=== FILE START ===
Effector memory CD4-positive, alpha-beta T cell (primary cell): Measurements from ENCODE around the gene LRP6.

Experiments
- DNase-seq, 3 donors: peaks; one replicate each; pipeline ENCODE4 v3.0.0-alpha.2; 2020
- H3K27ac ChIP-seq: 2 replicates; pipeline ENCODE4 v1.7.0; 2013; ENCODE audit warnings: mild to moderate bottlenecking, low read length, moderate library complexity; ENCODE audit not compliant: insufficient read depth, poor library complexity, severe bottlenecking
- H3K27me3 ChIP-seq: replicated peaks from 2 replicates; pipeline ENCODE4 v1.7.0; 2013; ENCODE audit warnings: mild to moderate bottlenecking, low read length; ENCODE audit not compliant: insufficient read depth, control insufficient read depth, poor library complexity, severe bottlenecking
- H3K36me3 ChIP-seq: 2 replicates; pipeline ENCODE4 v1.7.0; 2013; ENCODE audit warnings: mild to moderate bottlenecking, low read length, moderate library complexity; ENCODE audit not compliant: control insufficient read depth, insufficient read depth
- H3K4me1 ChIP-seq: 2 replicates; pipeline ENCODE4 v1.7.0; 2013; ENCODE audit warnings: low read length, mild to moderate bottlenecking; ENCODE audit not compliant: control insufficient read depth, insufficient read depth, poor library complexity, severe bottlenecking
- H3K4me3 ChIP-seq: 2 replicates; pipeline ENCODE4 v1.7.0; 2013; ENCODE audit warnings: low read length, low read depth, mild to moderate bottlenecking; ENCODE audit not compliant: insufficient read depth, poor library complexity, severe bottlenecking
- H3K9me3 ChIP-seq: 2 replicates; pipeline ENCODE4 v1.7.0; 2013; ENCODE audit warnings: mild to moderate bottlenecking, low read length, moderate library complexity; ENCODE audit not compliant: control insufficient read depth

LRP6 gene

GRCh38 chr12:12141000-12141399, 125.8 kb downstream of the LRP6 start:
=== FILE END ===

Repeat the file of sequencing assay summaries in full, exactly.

Effector memory CD4-positive, alpha-beta T cell (primary cell): Measurements from ENCODE around the gene LRP6.

Experiments
- DNase-seq, 3 donors: peaks; one replicate each; pipeline ENCODE4 v3.0.0-alpha.2; 2020
- H3K27ac ChIP-seq: 2 replicates; pipeline ENCODE4 v1.7.0; 2013; ENCODE audit warnings: mild to moderate bottlenecking, low read length, moderate library complexity; ENCODE audit not compliant: insufficient read depth, poor library complexity, severe bottlenecking
- H3K27me3 ChIP-seq: replicated peaks from 2 replicates; pipeline ENCODE4 v1.7.0; 2013; ENCODE audit warnings: mild to moderate bottlenecking, low read length; ENCODE audit not compliant: insufficient read depth, control insufficient read depth, poor library complexity, severe bottlenecking
- H3K36me3 ChIP-seq: 2 replicates; pipeline ENCODE4 v1.7.0; 2013; ENCODE audit warnings: mild to moderate bottlenecking, low read length, moderate library complexity; ENCODE audit not compliant: control insufficient read depth, insufficient read depth
- H3K4me1 ChIP-seq: 2 replicates; pipeline ENCODE4 v1.7.0; 2013; ENCODE audit warnings: low read length, mild to moderate bottlenecking; ENCODE audit not compliant: control insufficient read depth, insufficient read depth, poor library complexity, severe bottlenecking
- H3K4me3 ChIP-seq: 2 replicates; pipeline ENCODE4 v1.7.0; 2013; ENCODE audit warnings: low read length, low read depth, mild to moderate bottlenecking; ENCODE audit not compliant: insufficient read depth, poor library complexity, severe bottlenecking
- H3K9me3 ChIP-seq: 2 replicates; pipeline ENCODE4 v1.7.0; 2013; ENCODE audit warnings: mild to moderate bottlenecking, low read length, moderate library complexity; ENCODE audit not compliant: control insufficient read depth

LRP6 gene

GRCh38 chr12:12141000-12141399, 125.8 kb downstream of the LRP6 start: